The cycle cannot be excused. What forty-plus writers are prone to forget is that for many fifteen-year-olds, to paraphrase Maddy, Win Butler is their Bolan, their Bowie, their love, their hope, their inspiration, their nowness – and because of a peculiar and well-documented twist in my own fate, I find that at forty-three Win Butler is perhaps now also my Bowie, my Bowie, and I will not be slow to qualify those “my”s by turning them into “our”s. How should people whose lives are slowly and gradually being changed by the music of Arcade Fire and others be expected to react when other people old enough to be their dad sneer and spit? Well, with any luck they’ll take no notice of Green Gartside, or Simon Reynolds, or Jarvis Cocker, or any of the other ageing, self-appointed Customs officers at the gates of music in whose personal economic interests it is best for them to pronounce and pretend that it’s all over (or, if precedence speaks for itself, this is simply another chapter in Green’s one-sided war against Rough Trade for promoting Funeral more fulsomely than the highly rebellious-sounding Gerry Rafferty and Al Stewart pastiches which characterise the last Scritti album)…but the gates still need to be rushed and trampled down.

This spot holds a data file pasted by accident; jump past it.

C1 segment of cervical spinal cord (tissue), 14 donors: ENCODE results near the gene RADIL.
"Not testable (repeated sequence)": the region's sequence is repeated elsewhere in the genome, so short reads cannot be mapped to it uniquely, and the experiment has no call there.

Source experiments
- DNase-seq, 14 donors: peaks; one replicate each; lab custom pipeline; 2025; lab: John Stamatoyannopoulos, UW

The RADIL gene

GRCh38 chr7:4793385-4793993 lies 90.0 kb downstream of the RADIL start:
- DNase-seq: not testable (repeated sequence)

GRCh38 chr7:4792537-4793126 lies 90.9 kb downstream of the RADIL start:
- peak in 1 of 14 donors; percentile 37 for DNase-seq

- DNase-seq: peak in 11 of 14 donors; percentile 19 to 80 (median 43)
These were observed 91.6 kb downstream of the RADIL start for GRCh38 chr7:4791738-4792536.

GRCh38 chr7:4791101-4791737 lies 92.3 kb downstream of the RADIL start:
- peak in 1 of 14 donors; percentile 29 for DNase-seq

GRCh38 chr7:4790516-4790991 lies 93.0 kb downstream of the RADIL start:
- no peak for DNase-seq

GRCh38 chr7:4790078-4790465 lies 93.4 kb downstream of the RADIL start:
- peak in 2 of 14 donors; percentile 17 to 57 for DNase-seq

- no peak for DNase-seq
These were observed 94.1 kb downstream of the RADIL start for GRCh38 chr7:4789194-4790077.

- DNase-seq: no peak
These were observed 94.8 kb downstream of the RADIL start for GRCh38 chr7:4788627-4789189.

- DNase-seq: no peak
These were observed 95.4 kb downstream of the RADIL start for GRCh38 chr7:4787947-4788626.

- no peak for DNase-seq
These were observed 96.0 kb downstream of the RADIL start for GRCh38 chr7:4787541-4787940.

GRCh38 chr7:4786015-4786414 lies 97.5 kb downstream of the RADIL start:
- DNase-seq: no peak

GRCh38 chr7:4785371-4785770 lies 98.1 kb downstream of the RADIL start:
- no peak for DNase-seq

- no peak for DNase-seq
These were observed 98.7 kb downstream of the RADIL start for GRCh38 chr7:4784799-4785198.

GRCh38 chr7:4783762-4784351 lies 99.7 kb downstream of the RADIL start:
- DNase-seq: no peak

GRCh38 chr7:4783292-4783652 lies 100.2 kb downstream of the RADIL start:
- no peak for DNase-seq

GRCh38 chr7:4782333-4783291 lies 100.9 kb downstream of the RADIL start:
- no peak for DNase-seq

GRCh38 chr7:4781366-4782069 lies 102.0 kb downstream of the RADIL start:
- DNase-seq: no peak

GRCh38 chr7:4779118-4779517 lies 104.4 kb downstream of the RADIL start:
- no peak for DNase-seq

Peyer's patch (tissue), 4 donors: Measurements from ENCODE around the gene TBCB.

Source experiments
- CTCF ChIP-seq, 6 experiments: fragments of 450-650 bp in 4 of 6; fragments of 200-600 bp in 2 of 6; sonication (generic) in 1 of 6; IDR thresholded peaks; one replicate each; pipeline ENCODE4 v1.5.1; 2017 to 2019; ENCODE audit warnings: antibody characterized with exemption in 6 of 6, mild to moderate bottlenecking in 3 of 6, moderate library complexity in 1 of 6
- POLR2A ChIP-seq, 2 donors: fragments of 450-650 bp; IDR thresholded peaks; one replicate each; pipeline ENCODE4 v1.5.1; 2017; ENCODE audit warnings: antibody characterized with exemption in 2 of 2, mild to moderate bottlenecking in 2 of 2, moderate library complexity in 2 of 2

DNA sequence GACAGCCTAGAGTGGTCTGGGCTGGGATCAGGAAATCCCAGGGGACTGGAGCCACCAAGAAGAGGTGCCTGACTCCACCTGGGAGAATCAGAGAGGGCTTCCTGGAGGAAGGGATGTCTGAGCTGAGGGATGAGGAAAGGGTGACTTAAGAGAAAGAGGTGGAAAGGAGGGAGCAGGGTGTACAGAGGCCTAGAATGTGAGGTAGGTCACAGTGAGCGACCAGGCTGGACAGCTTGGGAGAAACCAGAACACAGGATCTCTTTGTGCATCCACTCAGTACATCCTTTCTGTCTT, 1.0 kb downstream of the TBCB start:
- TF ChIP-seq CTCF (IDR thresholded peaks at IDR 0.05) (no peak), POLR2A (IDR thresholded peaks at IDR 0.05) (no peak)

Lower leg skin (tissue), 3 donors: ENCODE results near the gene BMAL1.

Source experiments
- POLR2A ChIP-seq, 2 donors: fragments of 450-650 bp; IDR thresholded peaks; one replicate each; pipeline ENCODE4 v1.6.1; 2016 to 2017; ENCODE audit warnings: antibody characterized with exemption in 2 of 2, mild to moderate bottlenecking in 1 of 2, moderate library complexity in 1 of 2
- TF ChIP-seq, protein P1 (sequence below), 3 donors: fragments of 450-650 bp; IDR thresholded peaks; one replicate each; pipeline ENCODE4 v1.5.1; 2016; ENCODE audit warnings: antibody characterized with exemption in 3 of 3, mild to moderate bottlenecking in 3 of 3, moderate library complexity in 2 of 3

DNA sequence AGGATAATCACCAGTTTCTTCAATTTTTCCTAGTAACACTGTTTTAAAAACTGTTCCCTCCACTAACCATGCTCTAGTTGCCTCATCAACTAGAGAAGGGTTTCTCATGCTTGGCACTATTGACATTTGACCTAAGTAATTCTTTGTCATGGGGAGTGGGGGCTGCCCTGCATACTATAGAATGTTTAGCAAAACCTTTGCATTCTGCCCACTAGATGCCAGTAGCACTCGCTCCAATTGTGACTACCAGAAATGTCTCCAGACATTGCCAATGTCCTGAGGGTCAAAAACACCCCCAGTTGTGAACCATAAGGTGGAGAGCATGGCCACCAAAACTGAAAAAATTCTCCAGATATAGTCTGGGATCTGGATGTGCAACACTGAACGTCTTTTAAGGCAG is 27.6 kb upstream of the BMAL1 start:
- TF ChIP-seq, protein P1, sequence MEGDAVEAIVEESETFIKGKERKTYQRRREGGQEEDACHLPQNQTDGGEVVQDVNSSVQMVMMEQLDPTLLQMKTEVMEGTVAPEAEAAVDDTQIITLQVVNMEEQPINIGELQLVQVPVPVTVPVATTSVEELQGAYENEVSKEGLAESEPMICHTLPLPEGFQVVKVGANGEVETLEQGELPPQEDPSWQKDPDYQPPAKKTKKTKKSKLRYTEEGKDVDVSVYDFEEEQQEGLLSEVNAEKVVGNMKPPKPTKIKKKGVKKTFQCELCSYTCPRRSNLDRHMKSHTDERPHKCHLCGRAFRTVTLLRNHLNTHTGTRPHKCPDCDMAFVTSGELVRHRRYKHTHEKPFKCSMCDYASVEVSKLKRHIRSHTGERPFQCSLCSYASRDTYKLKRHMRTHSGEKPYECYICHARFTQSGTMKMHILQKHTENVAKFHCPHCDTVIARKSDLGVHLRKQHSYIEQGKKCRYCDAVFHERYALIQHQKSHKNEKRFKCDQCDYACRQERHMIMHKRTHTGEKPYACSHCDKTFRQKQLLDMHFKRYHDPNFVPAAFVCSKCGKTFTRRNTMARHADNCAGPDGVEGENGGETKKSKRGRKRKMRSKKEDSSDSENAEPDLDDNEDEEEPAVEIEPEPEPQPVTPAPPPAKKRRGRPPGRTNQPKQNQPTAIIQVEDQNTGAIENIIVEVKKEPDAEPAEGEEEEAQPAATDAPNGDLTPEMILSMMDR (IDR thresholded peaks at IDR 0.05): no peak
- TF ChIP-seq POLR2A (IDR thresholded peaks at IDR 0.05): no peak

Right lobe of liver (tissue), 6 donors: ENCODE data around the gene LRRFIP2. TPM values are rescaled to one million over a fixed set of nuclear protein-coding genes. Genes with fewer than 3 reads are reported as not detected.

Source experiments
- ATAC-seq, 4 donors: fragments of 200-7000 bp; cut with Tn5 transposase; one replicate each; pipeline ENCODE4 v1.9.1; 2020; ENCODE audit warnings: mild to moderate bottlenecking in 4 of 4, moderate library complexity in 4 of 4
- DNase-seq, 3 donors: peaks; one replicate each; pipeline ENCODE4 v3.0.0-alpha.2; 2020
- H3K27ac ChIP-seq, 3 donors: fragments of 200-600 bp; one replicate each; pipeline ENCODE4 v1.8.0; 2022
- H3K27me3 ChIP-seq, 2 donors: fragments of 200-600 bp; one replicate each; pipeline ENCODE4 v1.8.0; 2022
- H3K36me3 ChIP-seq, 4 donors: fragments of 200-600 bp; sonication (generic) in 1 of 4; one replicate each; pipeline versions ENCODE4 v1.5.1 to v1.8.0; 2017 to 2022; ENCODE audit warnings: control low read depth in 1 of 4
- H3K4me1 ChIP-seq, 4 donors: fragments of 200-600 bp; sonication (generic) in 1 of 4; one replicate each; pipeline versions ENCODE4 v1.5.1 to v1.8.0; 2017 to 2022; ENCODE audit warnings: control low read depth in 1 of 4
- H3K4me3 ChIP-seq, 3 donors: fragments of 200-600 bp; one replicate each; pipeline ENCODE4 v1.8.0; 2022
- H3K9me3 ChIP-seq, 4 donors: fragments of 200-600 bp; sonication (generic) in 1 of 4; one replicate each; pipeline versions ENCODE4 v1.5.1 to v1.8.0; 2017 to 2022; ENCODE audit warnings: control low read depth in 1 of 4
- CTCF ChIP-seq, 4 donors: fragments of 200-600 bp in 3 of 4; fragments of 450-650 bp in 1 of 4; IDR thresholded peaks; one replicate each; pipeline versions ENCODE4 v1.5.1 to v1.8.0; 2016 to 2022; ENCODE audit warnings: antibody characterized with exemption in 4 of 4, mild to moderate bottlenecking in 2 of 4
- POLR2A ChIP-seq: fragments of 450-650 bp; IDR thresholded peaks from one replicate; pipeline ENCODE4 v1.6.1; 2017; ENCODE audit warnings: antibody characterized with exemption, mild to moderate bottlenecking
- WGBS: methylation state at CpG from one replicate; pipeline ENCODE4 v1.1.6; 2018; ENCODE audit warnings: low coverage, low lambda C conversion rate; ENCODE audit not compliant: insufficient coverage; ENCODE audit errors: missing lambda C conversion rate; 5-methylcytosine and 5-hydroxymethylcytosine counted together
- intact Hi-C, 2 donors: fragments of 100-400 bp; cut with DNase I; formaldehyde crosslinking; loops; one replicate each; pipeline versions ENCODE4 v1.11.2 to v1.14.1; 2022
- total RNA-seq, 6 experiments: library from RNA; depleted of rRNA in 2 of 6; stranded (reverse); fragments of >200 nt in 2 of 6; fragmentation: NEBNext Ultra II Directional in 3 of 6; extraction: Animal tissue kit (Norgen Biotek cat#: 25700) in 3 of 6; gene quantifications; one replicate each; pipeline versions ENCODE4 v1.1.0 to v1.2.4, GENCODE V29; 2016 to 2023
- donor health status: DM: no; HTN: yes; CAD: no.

You’ve probably long since given up wondering when I’m going to start talking about Suburban Kids With Biblical Names, a Swedish duo who are not mentioned at all in this month’s TEEN ISSUE of OMM. From the cover of their new album (labelled #3; someone please contact me with regard to availability of the first two) they are clearly teenagers, or very recently teenagers (although only just released in Britain, the small print reveals a recording date of 2005), but still young enough to be swayed and stunned by magic; on the cover they gaze in awed amazement at a 12-inch vinyl record, from which emerges a golden ray like the briefcase in Pulp Fiction.